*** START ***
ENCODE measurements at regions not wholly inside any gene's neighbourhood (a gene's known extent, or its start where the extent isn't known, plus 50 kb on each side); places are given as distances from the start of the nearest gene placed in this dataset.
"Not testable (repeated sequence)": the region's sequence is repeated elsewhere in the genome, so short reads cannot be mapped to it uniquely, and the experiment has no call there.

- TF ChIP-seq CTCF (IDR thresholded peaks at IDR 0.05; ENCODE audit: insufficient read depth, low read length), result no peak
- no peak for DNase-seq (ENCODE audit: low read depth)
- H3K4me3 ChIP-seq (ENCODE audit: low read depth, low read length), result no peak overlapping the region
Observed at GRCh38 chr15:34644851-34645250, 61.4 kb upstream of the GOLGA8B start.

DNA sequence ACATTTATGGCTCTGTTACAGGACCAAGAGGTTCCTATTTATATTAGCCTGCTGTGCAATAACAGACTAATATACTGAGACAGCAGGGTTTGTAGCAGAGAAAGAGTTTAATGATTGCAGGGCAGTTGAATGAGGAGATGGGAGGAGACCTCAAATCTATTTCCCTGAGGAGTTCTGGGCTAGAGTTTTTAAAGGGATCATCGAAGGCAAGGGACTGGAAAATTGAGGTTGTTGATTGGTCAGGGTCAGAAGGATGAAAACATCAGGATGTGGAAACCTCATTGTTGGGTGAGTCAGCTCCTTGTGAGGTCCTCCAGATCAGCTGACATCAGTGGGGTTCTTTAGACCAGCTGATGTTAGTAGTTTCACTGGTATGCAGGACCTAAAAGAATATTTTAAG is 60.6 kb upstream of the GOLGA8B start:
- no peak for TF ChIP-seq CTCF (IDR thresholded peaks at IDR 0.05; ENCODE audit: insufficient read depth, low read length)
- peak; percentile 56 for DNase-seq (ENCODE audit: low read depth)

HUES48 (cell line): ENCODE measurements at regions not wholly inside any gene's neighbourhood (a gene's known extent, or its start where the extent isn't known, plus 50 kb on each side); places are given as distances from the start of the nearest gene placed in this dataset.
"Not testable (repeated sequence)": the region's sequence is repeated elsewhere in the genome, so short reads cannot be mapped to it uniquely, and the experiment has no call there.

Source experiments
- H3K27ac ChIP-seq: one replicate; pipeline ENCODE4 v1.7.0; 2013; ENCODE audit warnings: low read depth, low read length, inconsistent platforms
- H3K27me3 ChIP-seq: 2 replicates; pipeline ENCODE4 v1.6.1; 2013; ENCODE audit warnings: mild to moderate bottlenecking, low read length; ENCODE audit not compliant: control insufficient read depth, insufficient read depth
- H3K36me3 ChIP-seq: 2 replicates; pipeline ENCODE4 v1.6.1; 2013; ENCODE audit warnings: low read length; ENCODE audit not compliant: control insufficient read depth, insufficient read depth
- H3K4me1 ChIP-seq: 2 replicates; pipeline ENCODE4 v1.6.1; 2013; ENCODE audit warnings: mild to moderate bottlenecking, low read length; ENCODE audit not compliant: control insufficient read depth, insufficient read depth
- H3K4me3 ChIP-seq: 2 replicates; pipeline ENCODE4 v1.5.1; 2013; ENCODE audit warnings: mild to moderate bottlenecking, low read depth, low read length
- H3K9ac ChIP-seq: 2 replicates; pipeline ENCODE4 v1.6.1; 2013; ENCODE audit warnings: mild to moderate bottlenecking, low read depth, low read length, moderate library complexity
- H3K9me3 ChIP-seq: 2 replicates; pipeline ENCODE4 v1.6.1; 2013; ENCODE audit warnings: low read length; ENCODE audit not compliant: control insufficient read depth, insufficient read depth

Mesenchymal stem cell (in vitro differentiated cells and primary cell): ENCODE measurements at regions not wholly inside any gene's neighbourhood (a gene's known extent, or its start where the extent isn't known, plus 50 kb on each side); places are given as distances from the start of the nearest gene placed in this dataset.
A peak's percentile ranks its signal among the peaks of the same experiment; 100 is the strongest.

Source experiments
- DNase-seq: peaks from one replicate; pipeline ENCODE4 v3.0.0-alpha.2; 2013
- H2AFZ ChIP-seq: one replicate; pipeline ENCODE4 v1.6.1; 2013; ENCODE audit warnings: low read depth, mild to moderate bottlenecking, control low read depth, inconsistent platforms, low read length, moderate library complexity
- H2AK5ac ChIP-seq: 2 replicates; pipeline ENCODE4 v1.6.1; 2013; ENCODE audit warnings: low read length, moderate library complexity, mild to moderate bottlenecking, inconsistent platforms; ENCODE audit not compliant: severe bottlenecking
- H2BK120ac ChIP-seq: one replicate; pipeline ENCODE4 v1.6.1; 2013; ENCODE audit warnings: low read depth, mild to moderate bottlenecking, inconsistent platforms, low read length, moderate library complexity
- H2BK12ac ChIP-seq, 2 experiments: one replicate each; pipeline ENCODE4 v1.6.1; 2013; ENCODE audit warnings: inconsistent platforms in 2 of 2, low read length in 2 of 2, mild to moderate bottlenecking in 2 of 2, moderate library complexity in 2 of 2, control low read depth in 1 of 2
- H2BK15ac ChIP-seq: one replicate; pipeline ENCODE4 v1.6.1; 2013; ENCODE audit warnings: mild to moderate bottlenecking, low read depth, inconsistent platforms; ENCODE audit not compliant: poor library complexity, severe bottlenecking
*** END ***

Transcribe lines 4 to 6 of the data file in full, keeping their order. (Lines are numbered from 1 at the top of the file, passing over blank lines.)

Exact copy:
- no peak for DNase-seq (ENCODE audit: low read depth)
- H3K4me3 ChIP-seq (ENCODE audit: low read depth, low read length), result no peak overlapping the region
Observed at GRCh38 chr15:34644851-34645250, 61.4 kb upstream of the GOLGA8B start.